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H.E. Ambassador ZHANG Jun Delivered a Statement in the General Debate of the 66th session of the Executive Council of the OPCW
2011/10/06

The Executive Council of the Organization for the Prohibition of the Chemical Weapons (hereafter referred as “the OPCW”) opened its 66th session on 4th October 2011 in The Hague of the Netherlands, with the attendance of all its 41 Council Member States. H.E. Ambassador ZHANG Jun, the Permanent Representative of China to the OPCW and head of the Chinese delegation, attended the meeting and delivered a statement in the general debate of the Council and elaborated Chinese positions on key issues related to destruction of chemical weapons stockpiles, destruction of abandoned chemical weapons by Japan in China, future development of the OPCW and the OPCW Program and Budget for 2012.

Ambassador Zhang pointed out that the complete destruction of chemical weapons within the final extended deadline as set forth in the Chemical Weapons Convention constitutes its core object and purpose. It is thus the paramount obligation under the Convention. It also represents a major objective for the multilateral arms control and disarmament process towards the total elimination of weapons of mass destruction, with significant bearing on the greater cause of international peace and security. Confronted with the severe challenge posed by the probable failure of certain Possessor States to meet this deadline, the OPCW has the obligation and responsibility to seek within the framework of the Convention a solution by consensus and through an open, transparent and democratic process, a solution that will both help preserve the credibility and integrity of the legal framework for international disarmament and arms control, and contribute to the sustainable development of the OPCW, so as to minimise the negative impact of failure to meet the final extended deadline.

Ambassador Zhang stressed that for over 60 years, the large quantities of chemical weapons abandoned by Japan on the territory of China, increasingly corroded and leaky, have posed a grave and real threat to the people in the affected areas in China in terms of the safety of their life and the environment. Pursuant to the Convention, 29 April 2012 is the final extended deadline for the completion of the destruction of Japanese ACWs, which has also been reaffirmed by the decision of the Executive Council in 2006. As Japan has formally admitted that it is unable to complete destruction within the established deadline, China is seriously concerned with this failure, and urges Japan to take constructive and pragmatic attitude, show good faith for cooperation, and timely enter into negotiations with China on proper arrangements beyond the missed deadline, with a view to reaching an early solution that conforms to the provisions of the Convention, reflects the urgency of the destruction, ensures feasibility, and recognizes the common responsibility of the OPCW and States Parties concerned.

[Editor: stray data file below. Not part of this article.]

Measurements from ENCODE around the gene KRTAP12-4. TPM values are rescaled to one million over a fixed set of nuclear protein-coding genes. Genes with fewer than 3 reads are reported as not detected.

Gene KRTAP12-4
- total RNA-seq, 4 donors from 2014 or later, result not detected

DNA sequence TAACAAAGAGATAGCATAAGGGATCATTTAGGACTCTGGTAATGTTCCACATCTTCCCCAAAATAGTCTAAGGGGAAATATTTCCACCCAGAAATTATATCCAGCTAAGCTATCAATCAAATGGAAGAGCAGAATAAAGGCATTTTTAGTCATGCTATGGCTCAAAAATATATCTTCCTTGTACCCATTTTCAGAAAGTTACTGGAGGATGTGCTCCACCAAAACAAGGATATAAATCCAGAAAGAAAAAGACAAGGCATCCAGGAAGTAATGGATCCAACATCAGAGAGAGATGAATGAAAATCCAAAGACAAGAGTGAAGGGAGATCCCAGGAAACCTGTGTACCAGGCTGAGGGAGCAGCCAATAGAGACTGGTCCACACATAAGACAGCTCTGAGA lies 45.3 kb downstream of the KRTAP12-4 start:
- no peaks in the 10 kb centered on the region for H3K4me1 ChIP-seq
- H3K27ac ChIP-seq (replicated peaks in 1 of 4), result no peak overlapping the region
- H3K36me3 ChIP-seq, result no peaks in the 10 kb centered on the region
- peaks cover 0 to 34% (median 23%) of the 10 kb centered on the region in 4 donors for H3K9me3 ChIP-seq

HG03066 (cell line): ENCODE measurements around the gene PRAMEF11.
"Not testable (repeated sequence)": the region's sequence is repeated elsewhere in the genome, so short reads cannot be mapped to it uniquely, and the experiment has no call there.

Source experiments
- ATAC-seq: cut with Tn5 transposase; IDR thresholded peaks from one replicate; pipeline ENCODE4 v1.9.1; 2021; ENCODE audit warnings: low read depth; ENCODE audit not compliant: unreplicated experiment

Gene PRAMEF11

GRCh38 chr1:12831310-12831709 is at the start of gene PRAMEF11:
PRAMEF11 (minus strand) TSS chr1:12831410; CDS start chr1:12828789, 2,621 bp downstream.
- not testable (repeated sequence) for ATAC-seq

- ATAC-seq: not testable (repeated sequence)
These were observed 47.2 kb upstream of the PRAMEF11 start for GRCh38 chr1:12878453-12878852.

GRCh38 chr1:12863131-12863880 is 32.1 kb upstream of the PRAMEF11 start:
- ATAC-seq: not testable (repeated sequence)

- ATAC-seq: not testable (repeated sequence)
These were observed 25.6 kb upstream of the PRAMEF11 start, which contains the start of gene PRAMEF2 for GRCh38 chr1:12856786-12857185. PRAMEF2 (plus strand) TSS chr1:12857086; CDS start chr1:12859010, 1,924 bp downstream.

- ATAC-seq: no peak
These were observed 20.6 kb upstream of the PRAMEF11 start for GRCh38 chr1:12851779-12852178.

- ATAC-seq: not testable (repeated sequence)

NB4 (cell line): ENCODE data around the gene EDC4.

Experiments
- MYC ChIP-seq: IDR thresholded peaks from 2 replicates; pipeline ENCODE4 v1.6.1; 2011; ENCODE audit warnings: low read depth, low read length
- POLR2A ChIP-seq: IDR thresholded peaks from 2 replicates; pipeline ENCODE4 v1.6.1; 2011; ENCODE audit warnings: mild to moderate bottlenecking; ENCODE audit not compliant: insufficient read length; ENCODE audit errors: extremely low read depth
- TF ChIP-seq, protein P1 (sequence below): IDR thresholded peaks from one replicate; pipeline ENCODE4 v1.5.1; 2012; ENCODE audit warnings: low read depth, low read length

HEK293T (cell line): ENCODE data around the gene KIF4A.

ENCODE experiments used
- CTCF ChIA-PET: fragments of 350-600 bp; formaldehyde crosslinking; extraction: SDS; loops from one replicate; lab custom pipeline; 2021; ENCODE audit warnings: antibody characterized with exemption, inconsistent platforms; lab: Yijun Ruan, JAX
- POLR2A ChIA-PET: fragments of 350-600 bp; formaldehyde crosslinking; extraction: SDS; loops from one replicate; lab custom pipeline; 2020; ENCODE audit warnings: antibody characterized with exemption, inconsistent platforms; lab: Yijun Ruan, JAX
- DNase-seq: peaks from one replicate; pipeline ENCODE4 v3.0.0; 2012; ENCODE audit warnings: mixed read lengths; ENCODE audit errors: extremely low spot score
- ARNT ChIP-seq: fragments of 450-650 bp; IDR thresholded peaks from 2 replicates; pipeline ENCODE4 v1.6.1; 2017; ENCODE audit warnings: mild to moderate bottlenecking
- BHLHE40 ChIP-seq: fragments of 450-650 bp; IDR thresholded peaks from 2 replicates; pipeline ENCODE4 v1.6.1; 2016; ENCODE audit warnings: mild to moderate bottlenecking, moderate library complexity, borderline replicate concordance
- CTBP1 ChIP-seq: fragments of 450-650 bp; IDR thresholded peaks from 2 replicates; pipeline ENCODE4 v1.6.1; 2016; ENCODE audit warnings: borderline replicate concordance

Ambassador Zhang articulated that discussion on the future development of the OPCW is in essence an effort to identify future priority areas and tasks for the implementation of the Convention, which involves many political, legal and technical issues as well as the common interests of all States Parties. The relevant decision-making process should be open, transparent and democratic, featuring an orderly and gradual approach. Decisions in this regard should conform to the object and purpose of the Convention, facilitate the long-term healthy development of the OPCW, and advance the interests of States Parties. Ambassador Zhang further emphasized that before the completion of total destruction, conditions are not ripe for the OPCW to start any transition. The OPCW should continue the core task of destruction, while at the same time advancing in a balanced way tasks in other key priority areas such as industry verification and international cooperation. Meanwhile, as the Programme and Budget of the OPCW for 2012 has an important bearing on the future direction of implementation of the Convention, China maintains that robust and effective verification of destruction should continue to be ensured in the next year’s Programme and Budget, with a proper planning of work and reasonable distribution of the resources in key priority areas such as industry verification and international cooperation.

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